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Camping isn't just for Summer in the Northwest

A winter getaway at Quetico Provincial Park

Our family has spent many a night in a tent on canoe trips in Quetico’s backcountry, and the occasional night in a tent trailer in the campgrounds. How about spending two nights in Quetico in the winter? Totally doable when you book one of their three cabins. 

One weekend in February, we headed to Quetico Provincial Park, about a hour and 45 minutes drive west of Thunder Bay and 25 minutes east of Atikokan. Our home for two nights was the Log Cabin, a reasonably spacious one-room cabin that sleeps four. It’s located in the Dawson Trail campground not far from the Information Pavilion, and you drive right to the door. When we pulled up, my seven-year-old took one look and said, “We can play pioneers!” 

Anyone who has camped in Quetico knows that the weather, and especially the wind, determines how you spend your days, and this trip was no exception. We had planned to cross-country ski and snowshoe on the 35-km network of trails, but the previous week’s weird rain and mild temperatures followed by cold meant that skiing was out and snowshoes were unnecessary on the rock-hard snow. The ice fishing gear stayed in the car because of the icy 20-km winds from the north. So, we did in fact play Pioneers inside, and Polar Adventurers outside as we explored Zamboni-smooth patches of ice on the lake and the wooded area around the cabin, catching sight of ruffed grouse puffed up to the size of basketballs against the cold. Another family had created a snow fort, giant snow balls and snowmen a week or so before (now completely frozen solid) and those were part of our playground too. And, we chillaxed in the cabin with cards, checkers, crafts, and reading. It was the weekend, after all.

The cabin is well-built and pretty well-kept (not musty or mousey, whew), with 12-foot ceilings, big peeled logs, cabinets for storing your food and dishes, and lots of hooks for hanging stuff up. The double bed was made up with flannel sheets, the infrared electric heater was set on low so we weren’t arriving to a cold cabin, and there was firewood for the high-efficiency wood stove piled in the wood box on the porch.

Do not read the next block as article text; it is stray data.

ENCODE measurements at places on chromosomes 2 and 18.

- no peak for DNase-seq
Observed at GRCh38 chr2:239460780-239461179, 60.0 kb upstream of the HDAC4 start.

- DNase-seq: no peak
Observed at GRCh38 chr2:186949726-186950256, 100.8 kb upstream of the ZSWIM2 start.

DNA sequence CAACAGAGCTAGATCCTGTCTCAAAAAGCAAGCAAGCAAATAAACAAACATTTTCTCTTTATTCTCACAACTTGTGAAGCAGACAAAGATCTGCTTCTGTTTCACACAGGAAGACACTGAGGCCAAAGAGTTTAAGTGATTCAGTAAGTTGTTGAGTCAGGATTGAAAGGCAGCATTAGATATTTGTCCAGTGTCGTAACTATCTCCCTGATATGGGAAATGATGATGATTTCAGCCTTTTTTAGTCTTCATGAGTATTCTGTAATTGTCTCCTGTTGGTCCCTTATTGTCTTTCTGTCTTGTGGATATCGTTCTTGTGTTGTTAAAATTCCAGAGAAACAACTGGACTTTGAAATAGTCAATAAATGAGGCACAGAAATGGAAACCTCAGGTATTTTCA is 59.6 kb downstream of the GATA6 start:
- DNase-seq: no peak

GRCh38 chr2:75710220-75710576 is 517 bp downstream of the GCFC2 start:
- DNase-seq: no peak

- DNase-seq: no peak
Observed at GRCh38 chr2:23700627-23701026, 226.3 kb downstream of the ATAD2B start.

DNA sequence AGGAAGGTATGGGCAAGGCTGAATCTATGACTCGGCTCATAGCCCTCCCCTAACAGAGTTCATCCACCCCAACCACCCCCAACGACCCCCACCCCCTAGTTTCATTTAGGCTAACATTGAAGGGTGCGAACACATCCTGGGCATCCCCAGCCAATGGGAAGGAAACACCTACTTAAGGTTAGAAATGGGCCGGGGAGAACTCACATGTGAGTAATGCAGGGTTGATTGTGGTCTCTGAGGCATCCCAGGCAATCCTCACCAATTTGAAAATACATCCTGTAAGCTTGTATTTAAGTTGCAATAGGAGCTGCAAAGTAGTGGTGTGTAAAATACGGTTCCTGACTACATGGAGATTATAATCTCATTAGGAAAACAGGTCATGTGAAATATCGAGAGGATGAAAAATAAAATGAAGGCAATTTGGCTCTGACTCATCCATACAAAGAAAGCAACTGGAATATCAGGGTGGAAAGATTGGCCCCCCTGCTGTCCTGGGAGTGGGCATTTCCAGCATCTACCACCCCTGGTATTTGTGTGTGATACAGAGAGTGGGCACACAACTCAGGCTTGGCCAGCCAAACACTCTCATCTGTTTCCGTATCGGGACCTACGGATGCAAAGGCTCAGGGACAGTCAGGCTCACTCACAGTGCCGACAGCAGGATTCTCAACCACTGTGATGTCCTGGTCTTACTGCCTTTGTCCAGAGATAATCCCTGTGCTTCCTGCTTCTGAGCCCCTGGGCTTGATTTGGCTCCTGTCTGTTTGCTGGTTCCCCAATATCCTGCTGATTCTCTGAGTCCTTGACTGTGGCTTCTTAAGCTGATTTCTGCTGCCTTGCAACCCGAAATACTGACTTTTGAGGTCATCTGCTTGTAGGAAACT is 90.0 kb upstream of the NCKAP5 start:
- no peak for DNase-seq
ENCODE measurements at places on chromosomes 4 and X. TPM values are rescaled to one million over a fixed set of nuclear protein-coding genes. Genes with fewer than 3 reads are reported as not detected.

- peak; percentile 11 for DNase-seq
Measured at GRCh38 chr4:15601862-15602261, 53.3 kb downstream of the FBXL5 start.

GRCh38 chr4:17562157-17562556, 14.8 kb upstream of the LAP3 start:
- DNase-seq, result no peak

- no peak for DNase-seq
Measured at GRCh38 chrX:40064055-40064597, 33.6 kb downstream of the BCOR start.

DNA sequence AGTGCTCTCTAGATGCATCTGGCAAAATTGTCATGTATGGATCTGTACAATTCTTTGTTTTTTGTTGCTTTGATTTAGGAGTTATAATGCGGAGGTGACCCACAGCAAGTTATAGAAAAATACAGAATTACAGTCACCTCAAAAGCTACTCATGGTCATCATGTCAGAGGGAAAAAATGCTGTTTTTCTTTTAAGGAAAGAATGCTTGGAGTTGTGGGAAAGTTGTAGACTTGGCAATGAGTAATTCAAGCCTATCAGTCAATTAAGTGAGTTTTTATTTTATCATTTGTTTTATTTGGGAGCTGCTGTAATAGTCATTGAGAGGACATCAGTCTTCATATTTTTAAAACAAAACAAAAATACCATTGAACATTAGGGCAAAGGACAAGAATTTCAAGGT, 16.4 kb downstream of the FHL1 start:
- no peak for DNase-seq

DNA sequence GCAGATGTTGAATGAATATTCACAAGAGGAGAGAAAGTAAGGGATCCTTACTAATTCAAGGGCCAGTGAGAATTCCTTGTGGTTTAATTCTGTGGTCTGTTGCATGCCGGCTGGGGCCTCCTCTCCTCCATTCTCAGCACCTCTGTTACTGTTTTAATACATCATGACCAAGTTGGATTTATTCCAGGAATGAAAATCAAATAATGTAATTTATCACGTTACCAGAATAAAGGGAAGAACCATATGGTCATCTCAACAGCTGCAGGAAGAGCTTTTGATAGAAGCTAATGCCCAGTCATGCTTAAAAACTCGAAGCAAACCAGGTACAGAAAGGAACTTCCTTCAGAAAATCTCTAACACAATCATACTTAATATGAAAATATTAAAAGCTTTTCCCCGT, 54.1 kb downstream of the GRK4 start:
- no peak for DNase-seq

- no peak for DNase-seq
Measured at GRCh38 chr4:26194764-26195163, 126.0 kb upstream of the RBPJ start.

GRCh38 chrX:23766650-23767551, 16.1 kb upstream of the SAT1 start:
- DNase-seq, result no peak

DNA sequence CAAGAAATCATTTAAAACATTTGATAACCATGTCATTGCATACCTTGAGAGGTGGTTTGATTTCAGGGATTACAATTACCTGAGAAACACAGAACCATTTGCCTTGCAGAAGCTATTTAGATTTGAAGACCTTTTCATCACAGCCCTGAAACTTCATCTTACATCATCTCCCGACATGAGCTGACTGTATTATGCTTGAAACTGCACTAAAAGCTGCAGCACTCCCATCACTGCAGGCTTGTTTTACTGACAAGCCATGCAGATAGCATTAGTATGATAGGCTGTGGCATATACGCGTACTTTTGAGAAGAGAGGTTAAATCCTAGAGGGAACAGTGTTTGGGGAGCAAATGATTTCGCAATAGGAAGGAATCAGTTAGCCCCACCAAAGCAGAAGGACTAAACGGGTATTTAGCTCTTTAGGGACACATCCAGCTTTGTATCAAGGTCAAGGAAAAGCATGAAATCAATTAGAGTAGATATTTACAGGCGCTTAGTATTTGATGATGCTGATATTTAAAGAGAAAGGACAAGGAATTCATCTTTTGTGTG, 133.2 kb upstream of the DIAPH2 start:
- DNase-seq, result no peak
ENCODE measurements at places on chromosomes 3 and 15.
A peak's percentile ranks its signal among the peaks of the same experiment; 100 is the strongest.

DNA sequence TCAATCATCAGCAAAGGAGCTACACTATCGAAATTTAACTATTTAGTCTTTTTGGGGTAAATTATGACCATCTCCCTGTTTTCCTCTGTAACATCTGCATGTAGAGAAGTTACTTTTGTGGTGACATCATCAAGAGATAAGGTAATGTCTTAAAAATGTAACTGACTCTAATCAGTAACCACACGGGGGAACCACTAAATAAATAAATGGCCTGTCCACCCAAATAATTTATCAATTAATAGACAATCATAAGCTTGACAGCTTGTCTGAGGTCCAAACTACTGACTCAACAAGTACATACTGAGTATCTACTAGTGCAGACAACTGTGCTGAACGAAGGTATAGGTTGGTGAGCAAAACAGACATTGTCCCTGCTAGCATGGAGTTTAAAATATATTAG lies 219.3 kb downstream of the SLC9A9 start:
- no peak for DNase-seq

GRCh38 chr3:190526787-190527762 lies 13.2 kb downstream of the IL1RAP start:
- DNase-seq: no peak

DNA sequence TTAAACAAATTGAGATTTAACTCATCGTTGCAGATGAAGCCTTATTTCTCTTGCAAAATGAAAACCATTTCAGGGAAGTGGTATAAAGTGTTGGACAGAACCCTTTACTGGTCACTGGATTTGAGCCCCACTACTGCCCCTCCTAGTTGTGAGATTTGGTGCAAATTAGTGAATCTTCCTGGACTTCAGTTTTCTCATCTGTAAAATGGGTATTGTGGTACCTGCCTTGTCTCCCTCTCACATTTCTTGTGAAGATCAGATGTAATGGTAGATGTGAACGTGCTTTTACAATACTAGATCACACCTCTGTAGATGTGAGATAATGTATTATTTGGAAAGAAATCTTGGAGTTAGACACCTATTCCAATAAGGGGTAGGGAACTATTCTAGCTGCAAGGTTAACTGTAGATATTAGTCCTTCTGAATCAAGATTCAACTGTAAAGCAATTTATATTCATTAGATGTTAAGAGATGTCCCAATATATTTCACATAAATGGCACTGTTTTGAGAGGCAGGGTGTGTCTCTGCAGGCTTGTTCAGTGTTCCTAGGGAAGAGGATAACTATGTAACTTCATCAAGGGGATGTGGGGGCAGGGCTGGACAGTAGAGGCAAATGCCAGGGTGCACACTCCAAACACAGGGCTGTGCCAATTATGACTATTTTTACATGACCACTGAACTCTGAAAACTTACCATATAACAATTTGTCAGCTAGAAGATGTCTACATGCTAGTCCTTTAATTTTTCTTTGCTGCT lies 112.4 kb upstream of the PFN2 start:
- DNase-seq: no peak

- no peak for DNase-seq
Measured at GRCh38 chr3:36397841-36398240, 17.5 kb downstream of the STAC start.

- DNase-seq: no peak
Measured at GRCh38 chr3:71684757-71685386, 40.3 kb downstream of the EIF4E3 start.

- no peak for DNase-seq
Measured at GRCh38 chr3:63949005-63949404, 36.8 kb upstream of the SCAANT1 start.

Other thoughtful touches include room-darkening shades for all the windows, original artwork, our very own moose head to watch over us, and a reproduction of a 1928 hand-drawn Quetico backcountry map that I covet for my living room. 

In terms of roughing it, the main hurdle is no running water. The outhouse is a short walk away and, admittedly, chilly. The cabin comes with a 20L jug of fresh water for the dispenser, and we brought additional drinking water as well. In the kitchen area, there’s a small fridge, a coffeemaker, a kettle, a microwave plus a propane barbeque with a side burner out on the porch. If it’s a snowy weekend, it’s probably a good idea to bring a folding drying rack to dry your outside gear. 

No cooking is allowed inside, so we had barbequed dinners and snack-y breakfasts and lunches (think: hummus, hardboiled eggs, fruit, carrot sticks, sandwiches, cheese and crackers). Or, you can head up a few minutes up the highway to Quetico North, for no-frills diner dishes like bacon and eggs and burgers and fries, plus some fantastically good, must-eat homemade butter tarts (no raisins, but in a culinary twist, a sprinkle of coconut). 

Quetico’s other “roofed accommodations,” as the cabins are known, are the small but light-filled Artist Studio, perched right on the shore of French Lake and just a short distance from the Log Cabin, and the Ojibway Cabin, a somewhat more ambitious 2-km snowshoe or ski (no winter access by car) over the trail or lake. All three are approximately $85 per night plus HST and can be booked by calling Ontario Parks at 1-888-ONT-PARK (1-888-668-7275). If, like me, Quetico is one of your favourite spots on the planet, it’s lovely to know that its sunsets, white pines, star-speckled skies and deep quiet can be savoured in the depths of winter too.  

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